LULUCF: Definitions and Institutional Challenges

According to the UN Climate Change Secretariat, Land use, land-use change and forestry (LULUCF) is defined as “A greenhouse gas inventory sector that covers emissions and removals of greenhouse gases resulting from direct human-induced land use, land use change and forestry activities.” UNFCCC states that terrestrial ecosystem vegetation and soils can serve as a natural sequestration mechanism for carbon thus slowing the rate of build up of CO2 in the atmosphere. Such mechanisms that remove greenhouse gas (GHG) from the atmosphere are referred to as “LULUCF sinks.”

The two main categories of activities influencing LULUCF emissions are agriculture and forestry. Agricultural activities affecting emissions include enteric fermentation (animal digestion resulting in increased methane emissions), manure management, rice cultivation, synthetic fertilizer use, burning of crop residues (slash and burn), and organic soil erosion. Generally, these activities are more intensive and less monitored in developing countries.

Forestry issues include conversion of forests to pastureland, logging, forest fires, and mass infrastructure development. These have led to the 2008 creation of a set of steps by the UN called Reducing Emissions from Deforestation and Forest Degradation (REDD). The REDD program mobilizes the expertise of the Food and Agriculture Organization (FAO), the UN Development Program (UNDP), and the UN Environment Program (UNEP) to streamline policies and efforts that reduce GHG emissions from deforestation and forest degradation. The program uses market and financial mechanisms, mobilizes engagement of indigenous peoples and other forest dependent communities, and provides research analysis and implementation tools to its 48 partner countries in Africa, Asia-Pacific, Latin America, and the Caribbean.

According to IPCC reports, LULUCF’s share of total GHG emissions is over 30%. Interestingly, the sector also has some of the greatest potential for mitigating climate change. Currently the major LULUCF emitters are Brazil, Indonesia, Malaysia, Democratic Republic of the Congo, and Central African Republic. The European Union is one of the major abating countries in this sector and could serve as a general model or source of research and support for developing countries. It is no surprise that the major emitters are developing countries and several challenges present obstacles to implementing significant emissions reducing policies.

Valuation methods represent a major set of implementation uncertainties in LULUCF and REDD. Skeptics argue that numbers regarding forest locked-up may not be credible and that emissions reductions may not be permanent. Developing countries have the most potential to make headway in GHG emissions reductions resulting from land-use but technical issues, lack of information, land’s link to other critical development issues, and poor governance especially in the forest sector and the major walls that these countries face.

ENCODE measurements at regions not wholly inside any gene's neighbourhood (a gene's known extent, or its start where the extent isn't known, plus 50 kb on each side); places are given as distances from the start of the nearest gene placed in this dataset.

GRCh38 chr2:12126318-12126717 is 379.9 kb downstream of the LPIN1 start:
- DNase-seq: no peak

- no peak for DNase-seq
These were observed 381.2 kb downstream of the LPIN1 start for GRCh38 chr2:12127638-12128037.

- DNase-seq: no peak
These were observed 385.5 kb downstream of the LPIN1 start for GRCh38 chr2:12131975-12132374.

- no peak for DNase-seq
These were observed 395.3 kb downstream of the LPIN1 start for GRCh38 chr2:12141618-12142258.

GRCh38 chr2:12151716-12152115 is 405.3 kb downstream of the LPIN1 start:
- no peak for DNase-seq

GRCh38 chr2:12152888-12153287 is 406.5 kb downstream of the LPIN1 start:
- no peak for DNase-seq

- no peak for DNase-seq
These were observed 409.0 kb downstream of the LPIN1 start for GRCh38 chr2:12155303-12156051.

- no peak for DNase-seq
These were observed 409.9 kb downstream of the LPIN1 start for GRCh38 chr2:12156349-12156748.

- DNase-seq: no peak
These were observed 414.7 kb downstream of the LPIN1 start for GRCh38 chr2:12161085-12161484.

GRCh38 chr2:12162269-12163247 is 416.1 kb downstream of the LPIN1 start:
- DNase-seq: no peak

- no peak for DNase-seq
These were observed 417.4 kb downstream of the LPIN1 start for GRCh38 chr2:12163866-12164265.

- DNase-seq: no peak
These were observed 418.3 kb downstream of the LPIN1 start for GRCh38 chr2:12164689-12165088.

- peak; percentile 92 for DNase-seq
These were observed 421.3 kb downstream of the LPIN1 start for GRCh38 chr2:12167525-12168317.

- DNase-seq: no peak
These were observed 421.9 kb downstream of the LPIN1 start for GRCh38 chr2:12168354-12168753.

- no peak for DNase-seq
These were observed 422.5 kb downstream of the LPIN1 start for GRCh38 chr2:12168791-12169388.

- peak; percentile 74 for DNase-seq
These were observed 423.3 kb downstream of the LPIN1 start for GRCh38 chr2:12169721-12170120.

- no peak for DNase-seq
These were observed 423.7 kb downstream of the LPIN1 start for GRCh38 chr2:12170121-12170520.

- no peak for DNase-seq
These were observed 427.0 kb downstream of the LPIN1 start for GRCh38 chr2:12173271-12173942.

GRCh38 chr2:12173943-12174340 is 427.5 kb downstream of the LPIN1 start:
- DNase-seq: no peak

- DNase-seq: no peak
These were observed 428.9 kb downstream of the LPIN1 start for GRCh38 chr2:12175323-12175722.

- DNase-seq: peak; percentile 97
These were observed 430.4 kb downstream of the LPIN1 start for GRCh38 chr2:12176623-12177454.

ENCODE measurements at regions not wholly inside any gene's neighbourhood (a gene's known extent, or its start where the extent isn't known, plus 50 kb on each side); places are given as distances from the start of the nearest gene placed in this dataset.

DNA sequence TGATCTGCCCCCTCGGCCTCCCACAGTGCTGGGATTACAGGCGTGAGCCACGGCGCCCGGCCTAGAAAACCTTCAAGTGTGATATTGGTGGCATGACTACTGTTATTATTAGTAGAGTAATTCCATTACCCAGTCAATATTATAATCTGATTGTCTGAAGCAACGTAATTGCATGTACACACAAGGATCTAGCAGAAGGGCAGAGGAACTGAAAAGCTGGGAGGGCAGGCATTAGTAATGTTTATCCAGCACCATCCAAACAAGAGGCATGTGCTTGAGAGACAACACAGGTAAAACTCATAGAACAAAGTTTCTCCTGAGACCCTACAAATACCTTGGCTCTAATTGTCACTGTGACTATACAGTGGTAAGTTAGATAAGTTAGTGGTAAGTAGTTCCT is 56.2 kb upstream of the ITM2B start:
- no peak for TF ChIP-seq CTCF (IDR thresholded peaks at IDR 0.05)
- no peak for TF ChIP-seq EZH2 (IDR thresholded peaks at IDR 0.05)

Incentivizing participation in the REDD program as well as the adoption of policies to reduce deforestation is another barrier leading policymakers to wonder how likely countries are to not cut down their rainforests when they are paid not to. Finally, loopholes in the UNFCCC’s LULUCF legally binding rules have led countries to use perceived emissions reductions from forests to offset increased coal and fossil fuel pollution, leading to a possibly worse-off aggregate effect.

The true challenge lies in the financing of LULUCF and REDD programs. There are several proposals for REDD financing mechanisms that our future research will focus on. In general, possible funding sources include official development assistance (ODA), public-private partnerships, payment for environmental services (PES), establishment of funds, and market mechanisms. Non-market mechanisms, while helpful in the short-run, are insufficient. ODA from individual countries and multi-laterals is quite limited. In contrast, market-based plans that promote private sector participation have the potential to be long-term and sustainable, while also having more power to incentivize.

The land use sector has enormous potential for climate change mitigation and implementing cost-effective policies can reduce the developing world’s ecosystem vulnerability. The environmental and socioeconomic benefits of land management are clear in the long-term. As stated earlier, several key challenges (governance, coordination, loopholes, and funding) threaten LULUCF’s mitigation potential. Nonetheless, LULUCF will play a vital role in any global climate change mitigation regime and it is possible to improve the existing UNFCCC framework in terms of accounting, implementation, and compliance.

Stephen Farshing is a second year Master of Global Policy Studies student at the LBJ School. After working in the sustainable agribusiness sector in Peace Corps Ecuador, he came to the LBJ School to explore ways of leveraging international finance, trade, and public private partnerships to promote economic growth and development, especially in Latin American energy and business sectors. Stephen is from North Carolina and he holds a B.A. in Political Science and Psychology from Appalachian State University.

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